Commissioners came close Monday to approving a 10-percent discount for senior citizens or veterans installing culverts on their property, but in the end weren’t sure they had the legal authority to do so.

The issue came up last week at the request of Percy Foreman of Vidor (through Commissioner Owen Burton), who has installed 80 feet of a 100-foot culvert on his property. Foreman has already paid $800. The county charges $10 per foot.

The proposal studied by the court would grant a 10-percent discount to anyone 65 and over, or a veteran of any age who could show proof of discharge. In both cases residents would also be required to show proof they own the property.

In questioning the legality, court advisor Doug Manning compared it to Proposition 13, which “freezes” taxes for senior citizens. He believed a discount that targets a specific group of people can only be passed by the state Legislature. He will report on the matter at next week’s meeting.

Also Monday, the court approved an agreement between the county and KBMG for “direct payment permits” concerning a future pipeline project that will go through about 20 miles of Orange County.
In this fashion, the county is able to collect tax money for material the firm buys, even if it is bought outside the county.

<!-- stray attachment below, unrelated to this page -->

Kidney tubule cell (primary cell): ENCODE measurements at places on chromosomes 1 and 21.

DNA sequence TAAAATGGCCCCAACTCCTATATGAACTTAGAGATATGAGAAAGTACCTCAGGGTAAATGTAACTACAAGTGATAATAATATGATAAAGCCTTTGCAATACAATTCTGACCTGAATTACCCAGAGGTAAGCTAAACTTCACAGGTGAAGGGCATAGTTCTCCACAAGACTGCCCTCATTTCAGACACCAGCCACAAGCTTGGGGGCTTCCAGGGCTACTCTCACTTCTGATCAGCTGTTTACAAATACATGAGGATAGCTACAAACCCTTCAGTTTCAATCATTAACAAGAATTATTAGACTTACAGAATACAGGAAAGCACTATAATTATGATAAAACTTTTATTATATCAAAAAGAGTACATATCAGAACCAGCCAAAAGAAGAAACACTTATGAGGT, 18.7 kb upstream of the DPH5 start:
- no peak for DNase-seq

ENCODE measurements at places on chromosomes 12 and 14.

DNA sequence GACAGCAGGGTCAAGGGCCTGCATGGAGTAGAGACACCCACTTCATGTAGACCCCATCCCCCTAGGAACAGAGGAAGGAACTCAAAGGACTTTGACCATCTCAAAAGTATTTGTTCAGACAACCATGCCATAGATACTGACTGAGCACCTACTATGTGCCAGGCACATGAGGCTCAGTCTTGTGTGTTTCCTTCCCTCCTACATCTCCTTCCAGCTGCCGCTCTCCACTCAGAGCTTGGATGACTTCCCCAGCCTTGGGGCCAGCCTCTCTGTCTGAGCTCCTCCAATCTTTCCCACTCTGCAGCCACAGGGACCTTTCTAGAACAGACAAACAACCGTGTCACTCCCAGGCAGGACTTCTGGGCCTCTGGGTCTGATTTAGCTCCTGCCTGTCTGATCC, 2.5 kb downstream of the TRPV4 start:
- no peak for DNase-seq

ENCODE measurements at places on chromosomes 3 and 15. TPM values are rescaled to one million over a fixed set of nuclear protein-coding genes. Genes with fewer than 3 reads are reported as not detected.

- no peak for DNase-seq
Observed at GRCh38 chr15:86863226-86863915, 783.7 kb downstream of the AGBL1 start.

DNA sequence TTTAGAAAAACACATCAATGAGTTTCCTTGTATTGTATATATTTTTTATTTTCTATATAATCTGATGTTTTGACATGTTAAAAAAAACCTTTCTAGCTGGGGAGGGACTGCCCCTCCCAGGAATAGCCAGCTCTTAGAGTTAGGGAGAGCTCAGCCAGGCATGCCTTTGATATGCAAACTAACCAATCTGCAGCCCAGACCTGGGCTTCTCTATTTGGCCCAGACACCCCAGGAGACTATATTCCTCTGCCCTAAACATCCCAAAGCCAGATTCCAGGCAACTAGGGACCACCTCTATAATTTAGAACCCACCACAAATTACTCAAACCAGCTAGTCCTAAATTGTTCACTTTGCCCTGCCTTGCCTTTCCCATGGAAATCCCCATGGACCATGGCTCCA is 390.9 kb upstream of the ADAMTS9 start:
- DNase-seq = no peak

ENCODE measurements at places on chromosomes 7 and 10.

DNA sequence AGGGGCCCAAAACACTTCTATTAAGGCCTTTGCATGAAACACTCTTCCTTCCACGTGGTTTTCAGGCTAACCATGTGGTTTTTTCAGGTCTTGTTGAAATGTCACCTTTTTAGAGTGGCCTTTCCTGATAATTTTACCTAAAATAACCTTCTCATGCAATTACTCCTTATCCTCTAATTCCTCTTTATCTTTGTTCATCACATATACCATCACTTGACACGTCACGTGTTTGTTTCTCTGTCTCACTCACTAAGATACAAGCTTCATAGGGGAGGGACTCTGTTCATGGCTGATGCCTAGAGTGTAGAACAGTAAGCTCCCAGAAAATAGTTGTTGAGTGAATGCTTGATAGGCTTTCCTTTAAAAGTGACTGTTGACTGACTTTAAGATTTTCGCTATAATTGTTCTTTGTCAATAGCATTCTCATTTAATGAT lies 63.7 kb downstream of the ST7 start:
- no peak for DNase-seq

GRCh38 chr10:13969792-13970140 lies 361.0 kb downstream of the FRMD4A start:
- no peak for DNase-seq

“Even if they purchase the pipe in Austin, the sales tax on that purchase would be paid in Orange County,” Manning said. “So instead of getting ‘all of zero’ we’re getting some of what would have been paid [elsewhere] … It ends up being a win-win situation.”

County Judge Carl Thibodeaux described it as a “mini-tax abatement.”

The 300-mile carbon dioxide transmission pipeline is estimated at about $10.6 million, with the full expense of the project at some $900 million; and could net the county upwards of  $26,000.

The direct payment permit concept is about 25 years old, however, new to Orange County. The concept has been successful in other part of Texas, Manning said.

In other business:

• David Die with the Red Knights Motorcycle Club spoke to commissioners after they issued a proclamation designating May as Motorcycle Safety and Awareness Month. Die, an attorney and member of the Texas Motorcycle Safety Coalition, said motorcycle fatalities have outnumbered vehicle deaths in the state for nine consecutive years. “One reason is that gas is high, and motorcycles are more reasonable in gas,” he said. “So we see a lot of drivers who have never been on a bike before and think they can handle an 800- or 900-pound bike when they can’t.” Other reasons he cited were that some drivers unintentionally ignore motorcycles, which can often look farther away than they actually are and aren’t easily detectable in a car’s “blind spots.” Groups like the coalition are exploring ways to educate young drivers about motorcycles and to sponsor billboards reminding car and truck drivers to be careful around motorcycles. More information can be found at

• Nicole Calloway with Adult Protective Services brought attention to abuse of the elderly. Commissioners issued a “Prevention for Elder Abuse” proclamation.